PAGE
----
The dirty truth about sewage on rivers; do complain, but remember to praise as well
Journalists are often accused of putting a spin on stories, so I thought I’d give this one to you as it came to me so you could make up your own minds.
It began in August when I was moored on the Great Ouse just outside St Ives. It was a hot Sunday and the kids were splashing around in the river, their mums and dads preparing BBQs and picnics on the bank. I fell into conversation with the skipper of a cruiser. I’d been complaining about the lack of Elsan disposal facilities on this Environment Agency river.
What he told me shocked me so much that at first I didn’t believe it. He told me that it wasn’t a problem that troubled him much because cruisers on the river were allowed to empty their sea toilets over the side. Suddenly the scene before me took on a new and not altogether pleasant complexion...
The next day I checked, and for some reason sea toilets did seem to fall outside Section 21 of the Environmental Permitting Regulations of 2010 which control these matters.
I contacted the EA to double check. A press officer – let’s call him Bob – replied. He told me that every waterway had its own byelaws, and he made a big deal of telling me what I already knew about the River Thames – that it was an offence to discharge any sanitary appliance into that. Then he slipped in that, yes, on the ‘River Ouse’, it was allowed to discharge sea toilets. But that was the River Ouse, which as far as I knew was run by the Canal & River Trust. I’d asked about the Great Ouse.
I emailed again. Me to Bob, 18 August. ‘Are you saying that boats are allowed to release their sea toilets into the Yorkshire Ouse, but not into the Great Ouse, the East Anglian River that passes through Ely? Or are you saying they are allowed to release their sea toilets into both?’
Bob replied to me the next morning. ‘I will find out.’ Later in the day he wrote again confirming that, indeed, sea toilets COULD be discharged into the Great Ouse. The Yorkshire Ouse, as I knew, was run by CRT which, I checked, doesn’t allow any sewerage discharge into its waters.
By now I was getting curious. If raw sewerage could be discharged into EA waters on the Great Ouse, on how many other EA rivers was it allowed? I emailed Bob again. Ten days passed. Eventually I emailed to remind me of my outstanding request. His reply the following day was brief - but confusing. ‘The same rules apply for the non-tidal Medway as the Great Ouse.’
The non-tidal Medway? The non-tidal MEDWAY! I hadn’t asked him about the Medway, why had he singled it out? I sent him another email. By now I had left the Great Ouse and had crossed the Middle Level to the River Nene – another EA waterway. Did the same rules apply there with regard to sea toilets?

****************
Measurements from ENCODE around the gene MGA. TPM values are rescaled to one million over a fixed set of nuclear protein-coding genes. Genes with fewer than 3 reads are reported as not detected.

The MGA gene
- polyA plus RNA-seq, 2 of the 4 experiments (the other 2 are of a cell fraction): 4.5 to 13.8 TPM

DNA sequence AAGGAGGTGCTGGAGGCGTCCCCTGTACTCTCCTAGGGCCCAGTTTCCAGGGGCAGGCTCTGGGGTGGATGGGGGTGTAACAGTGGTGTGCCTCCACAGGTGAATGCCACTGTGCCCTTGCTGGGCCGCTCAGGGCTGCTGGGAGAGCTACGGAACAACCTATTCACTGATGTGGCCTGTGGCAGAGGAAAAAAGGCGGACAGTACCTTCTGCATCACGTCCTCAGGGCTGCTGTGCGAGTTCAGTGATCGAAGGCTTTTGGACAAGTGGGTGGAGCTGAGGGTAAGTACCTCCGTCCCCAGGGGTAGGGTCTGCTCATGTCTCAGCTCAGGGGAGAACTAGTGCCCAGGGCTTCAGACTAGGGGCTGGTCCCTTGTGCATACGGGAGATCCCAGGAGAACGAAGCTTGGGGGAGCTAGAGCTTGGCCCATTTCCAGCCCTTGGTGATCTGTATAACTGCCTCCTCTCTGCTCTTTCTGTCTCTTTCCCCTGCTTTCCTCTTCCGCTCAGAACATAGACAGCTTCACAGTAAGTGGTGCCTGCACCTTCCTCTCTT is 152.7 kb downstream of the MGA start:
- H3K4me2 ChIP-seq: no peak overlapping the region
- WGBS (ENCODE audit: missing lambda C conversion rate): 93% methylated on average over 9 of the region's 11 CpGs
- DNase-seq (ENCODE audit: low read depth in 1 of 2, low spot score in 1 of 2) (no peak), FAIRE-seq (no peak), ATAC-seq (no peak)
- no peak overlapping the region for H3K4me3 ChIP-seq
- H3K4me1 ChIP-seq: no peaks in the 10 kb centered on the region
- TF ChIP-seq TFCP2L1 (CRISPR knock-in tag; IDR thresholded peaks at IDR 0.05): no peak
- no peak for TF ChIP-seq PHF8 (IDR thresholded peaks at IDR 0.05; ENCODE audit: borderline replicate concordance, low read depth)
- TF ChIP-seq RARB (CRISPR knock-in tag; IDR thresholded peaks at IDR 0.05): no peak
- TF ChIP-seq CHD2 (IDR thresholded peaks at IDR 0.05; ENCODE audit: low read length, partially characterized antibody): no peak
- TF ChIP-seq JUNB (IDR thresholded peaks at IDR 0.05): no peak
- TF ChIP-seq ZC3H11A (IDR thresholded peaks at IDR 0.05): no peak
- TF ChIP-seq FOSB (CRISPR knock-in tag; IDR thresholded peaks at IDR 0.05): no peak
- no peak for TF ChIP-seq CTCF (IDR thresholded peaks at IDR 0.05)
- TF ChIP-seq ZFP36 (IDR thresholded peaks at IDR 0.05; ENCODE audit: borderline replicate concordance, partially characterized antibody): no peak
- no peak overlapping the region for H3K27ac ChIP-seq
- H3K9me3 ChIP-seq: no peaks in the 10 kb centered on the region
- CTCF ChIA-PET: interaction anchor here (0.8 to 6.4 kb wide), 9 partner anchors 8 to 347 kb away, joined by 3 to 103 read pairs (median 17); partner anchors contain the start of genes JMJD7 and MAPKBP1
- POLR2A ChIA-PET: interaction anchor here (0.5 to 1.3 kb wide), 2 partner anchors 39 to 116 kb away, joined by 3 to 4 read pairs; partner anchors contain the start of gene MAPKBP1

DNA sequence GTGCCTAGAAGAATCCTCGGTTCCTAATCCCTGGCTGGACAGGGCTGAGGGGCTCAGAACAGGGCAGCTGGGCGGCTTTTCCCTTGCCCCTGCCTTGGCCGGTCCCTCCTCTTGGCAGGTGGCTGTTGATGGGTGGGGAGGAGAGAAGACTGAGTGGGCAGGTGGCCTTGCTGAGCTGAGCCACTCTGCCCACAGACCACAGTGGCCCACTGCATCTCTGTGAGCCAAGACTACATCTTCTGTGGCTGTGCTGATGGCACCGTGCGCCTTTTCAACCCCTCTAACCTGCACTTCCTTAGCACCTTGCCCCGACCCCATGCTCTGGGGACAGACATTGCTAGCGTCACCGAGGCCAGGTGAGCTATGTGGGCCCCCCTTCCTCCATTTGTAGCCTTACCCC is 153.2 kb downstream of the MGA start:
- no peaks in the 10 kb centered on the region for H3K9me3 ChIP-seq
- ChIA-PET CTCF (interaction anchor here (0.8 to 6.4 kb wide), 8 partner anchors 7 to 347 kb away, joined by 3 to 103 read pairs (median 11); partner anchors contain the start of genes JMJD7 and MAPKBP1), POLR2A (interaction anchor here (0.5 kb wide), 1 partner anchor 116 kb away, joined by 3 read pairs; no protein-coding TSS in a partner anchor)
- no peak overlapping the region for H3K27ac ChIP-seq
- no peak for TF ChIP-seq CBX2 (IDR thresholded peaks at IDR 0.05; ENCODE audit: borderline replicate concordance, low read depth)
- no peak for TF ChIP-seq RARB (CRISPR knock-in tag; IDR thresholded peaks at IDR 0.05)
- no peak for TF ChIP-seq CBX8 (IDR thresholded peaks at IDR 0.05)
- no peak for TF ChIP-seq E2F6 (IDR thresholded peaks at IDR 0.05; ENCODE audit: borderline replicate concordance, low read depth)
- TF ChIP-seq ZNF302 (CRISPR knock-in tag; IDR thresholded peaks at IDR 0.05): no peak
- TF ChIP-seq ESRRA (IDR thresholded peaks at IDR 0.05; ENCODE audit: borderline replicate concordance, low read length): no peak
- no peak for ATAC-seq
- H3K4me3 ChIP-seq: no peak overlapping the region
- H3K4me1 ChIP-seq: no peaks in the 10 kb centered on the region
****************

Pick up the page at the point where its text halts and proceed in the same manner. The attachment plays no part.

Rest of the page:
Indeed, did they apply to cassettes, too? Could I empty mine over the side since the EA didn’t exactly provide me with lavish facilities to empty it?
Meanwhile, in response to a comment I’d made on Twitter, the situation was becoming hopelessly confused as other EA staff waded into the debate telling me exactly the opposite to what Bob was saying. They maintained it was strictly prohibited to empty sea toilets into rivers, and those who did faced substantial fines. The confusion now surrounding an apparently simple question led me to believe that the EA wasn’t taking this issue seriously: indeed, it wasn’t taking me, CanalBoat and indeed you, its readers, seriously either. I emailed Bob to make this point.
Finally, the 11th email between us, I got confirmation that boats could empty their sea toilets on not just the Great Ouse, and the Medway, but on the tributaries of the Great Ouse too, and on the river Nene as well. Bob, however, was circumspect about my suggestion that I might empty my cassette over the side. ‘The regulations don’t specify what sort of toilet is permissible,’ he said guardedly. ‘However, if a boater is discharging materials /chemicals that could potentially cause pollution and kill fish it would be an offence against the Salmon and Freshwater Fisheries Act 1975, Section 4(1).’
Which is not much of a relief for the parents of those kids splashing around in the river What it amounts to is that cruisers can discharge sewage into the river that could harm children – it’s only if it contains chemicals that kill fish that the boats are breaking the law.
Another oddity of this mess which passes for environment law on the inland waterways struck me a few days later, and I emailed Bob once again. ‘Help me out here,’ I wrote, ‘because the way I read it is that if boaters are discharging CHEMICALS into the water they are liable under the Act, but if they are discharging raw sewage, then that’s OK.’
As this magazine went to press, he hadn’t replied.
‘Cruisers can discharge sewage that could harm children – it’s only if it contains chemicals that kill fish that it’s illegal’
Looks idyllic, but what’s in the water?